Abbreviations: HDI, Headache Disability Inventory; HDRS, Hamilton Depression Rating Scale; HIT-6, Headache Impact Test-6; STAI, State-Trait Anxiety Inventory; T0, before treatment; T1, after four 45-minute sessions.


This retrospective study revealed that patients with high-frequency migraine had statistically significant decreases in scores on HIT-6, STAI X-2, and HDI after the OMTh program. Nevertheless, given the small number of patients and the biases inherent with retrospective studies, it is impossible to draw definitive conclusions about the causal association between OMTh and the score changes and the clinical meaning of these changes.

The STAI X-2 is used to identify relatively stable individual differences in trait anxiety, which is a personality disposition describing a person's tendency to perceive situations as threatening. Many studies have shown that under stressful and nonstressful testing conditions, trait scores remain relatively stable, whereas STAI X-1 scores show a significant change in the expected direction.28,29 This finding might suggest that the score change in the STAI from T0 to T1 in the current study was a result of OMTh and not a natural variation of current state of anxiety.

The presence of narcissistic and compulsive traits in some patients indicates that personality traits should be evaluated to better address multidisciplinary approaches.

This study was conducted with several constraints. The retrospective, nonrandomized selection process is one limitation. The small sample size, owing to the strict inclusion and exclusion criteria, is another limitation, but it allowed for obtaining a homogenous group of patients. Our selection method necessarily resulted in a selection bias. The small sample size limited both the generalizability of findings to larger patient populations and the possibility of determining the clinical meaningfulness of score changes. Another limitation is the lack of a control group. The presence of a control group might have mitigated potential confounding factors, such as the mechanism of action of therapeutic touch and the attentive interaction between the clinician and the patient, which, in turn, could have positive effects on headache.30 Other confounding factors could be patient expectations or personality, which can succumb to a placebo effect.31

This preliminary study would be useful for planning a prospective study, allowing for redefining inclusion and exclusion criteria and for computing an adequate sample size on the basis of our results.


These findings lend preliminary support to our hypothesis that OMTh may have therapeutic effects on pain and mood disorders in patients with high-frequency migraine and may be useful as part of a multidisciplinary treatment program.32 The improvement in psychological factors, which are recognized to increase pain and influence the progression of migraine from episodic to chronic forms, may be particularly important.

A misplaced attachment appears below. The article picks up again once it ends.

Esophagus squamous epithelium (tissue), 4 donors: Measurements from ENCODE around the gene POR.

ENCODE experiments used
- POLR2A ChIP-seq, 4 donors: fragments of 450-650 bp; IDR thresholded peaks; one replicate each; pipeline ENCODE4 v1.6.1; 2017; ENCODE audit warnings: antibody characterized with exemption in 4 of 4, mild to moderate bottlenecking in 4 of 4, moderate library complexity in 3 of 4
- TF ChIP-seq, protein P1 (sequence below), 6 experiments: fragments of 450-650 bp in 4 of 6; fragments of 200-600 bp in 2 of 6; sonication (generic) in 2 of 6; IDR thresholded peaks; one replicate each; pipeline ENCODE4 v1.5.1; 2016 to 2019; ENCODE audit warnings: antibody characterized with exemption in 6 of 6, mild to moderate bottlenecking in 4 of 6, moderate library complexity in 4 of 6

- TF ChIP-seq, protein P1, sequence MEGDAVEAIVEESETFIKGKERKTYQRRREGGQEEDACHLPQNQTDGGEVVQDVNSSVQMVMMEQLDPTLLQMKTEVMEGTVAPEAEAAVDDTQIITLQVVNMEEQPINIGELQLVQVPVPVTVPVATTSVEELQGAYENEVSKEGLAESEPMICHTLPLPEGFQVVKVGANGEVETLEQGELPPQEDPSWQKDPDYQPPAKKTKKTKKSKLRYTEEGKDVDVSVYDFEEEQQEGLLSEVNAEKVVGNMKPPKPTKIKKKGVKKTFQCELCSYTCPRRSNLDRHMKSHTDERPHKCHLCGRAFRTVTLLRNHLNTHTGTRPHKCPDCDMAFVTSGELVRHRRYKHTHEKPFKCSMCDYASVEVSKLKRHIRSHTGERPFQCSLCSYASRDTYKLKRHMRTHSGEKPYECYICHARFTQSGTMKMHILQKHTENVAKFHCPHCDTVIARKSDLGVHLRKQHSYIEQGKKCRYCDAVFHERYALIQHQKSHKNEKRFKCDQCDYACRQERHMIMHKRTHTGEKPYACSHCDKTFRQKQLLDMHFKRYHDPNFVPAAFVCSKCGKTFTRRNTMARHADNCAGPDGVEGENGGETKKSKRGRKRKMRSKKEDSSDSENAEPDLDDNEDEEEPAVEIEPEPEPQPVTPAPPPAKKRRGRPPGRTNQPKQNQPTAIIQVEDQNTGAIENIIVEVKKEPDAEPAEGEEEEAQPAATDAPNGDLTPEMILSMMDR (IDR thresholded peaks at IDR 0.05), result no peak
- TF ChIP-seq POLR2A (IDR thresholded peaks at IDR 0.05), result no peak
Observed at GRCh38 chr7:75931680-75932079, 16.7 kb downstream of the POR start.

From Post-Coma Unit and Headache Centre, Istituto di Ricovero e Cura a Carattere Scientifico Fondazione Santa Lucia, Rome, Italy (Ms D'Ippolito and Dr Buzzi); Department of Psychology, La Sapienza University of Rome, Italy (Ms D'Ippolito); and Istituto di Ricovero e Cura a Carattere Scientifico, Fondazione Santa Lucia, Rome, Italy (Mr Tramontano).
Financial Disclosures: None reported.
Support: None reported.

*Address correspondence to Marco Tramontano, DO (Italy), Istituto di Ricovero Cura a Carattere Scientifico, Fondazione Santa Lucia, Via Ardeatina 306, 00179 Rome, Italy. E-mail:


We thank the Centre for Osteopathic Medicine Collaboration for its support in reviewing the paper and Alex Martino Cinnera, PT, for his support in data analysis.

Author Contributions

Ms D'Ippolito and Mr Tramontano provided substantial contributions to conception and design, acquisition of data, or analysis and interpretation of data; Ms D'Ippolito and Mr Tramontano drafted the article or revised it critically for important intellectual content; Dr Buzzi gave final approval of the version of the article to be published; and Dr Buzzi agrees to be accountable for all aspects of the work in ensuring that questions related to the accuracy or integrity of any part of the work are appropriately investigated and resolved.


1. Headache Classification Committee of the International Headache Society (IHS). The International Classification of Headache Disorders, 3rd edition (beta version). Cephalalgia. 2013;33(9):629-808. doi:10.1177/0333102413485658Search in Google Scholar

2. Charles A , BrennanKC. The neurobiology of migraine. Handb Clin Neurol . 2010;97:99-108. doi:10.1016/S0072-9752(10)97007-3Search in Google Scholar

3. Leonardi M , SteinerTJ, ScherAT, LiptonRB. The global burden of migraine: measuring disability in headache disorders with WHO's Classification of Functioning, Disability and Health (ICF). J Headache Pain. 2005;6(6):429-440. doi:10.1007/s10194-005-0252-4Search in Google Scholar

4. Dahlof CG , DimenasE. Migraine patients experience poorer subjective well-being/quality of life even between attacks. Cephalalgia . 1995;15(1):31-36. doi:10.1046/j.1468-2982.1995.1501031.xSearch in Google Scholar

5. Buse DC , RupnowMF, LiptonRB. Assessing and managing all aspects of migraine: migraine attacks, migraine-related functional impairment, common comorbidities, and quality of life. Mayo Clin Proc . 2009;84(5):422-435. doi:10.1016/S0025-6196(11)60561-2Search in Google Scholar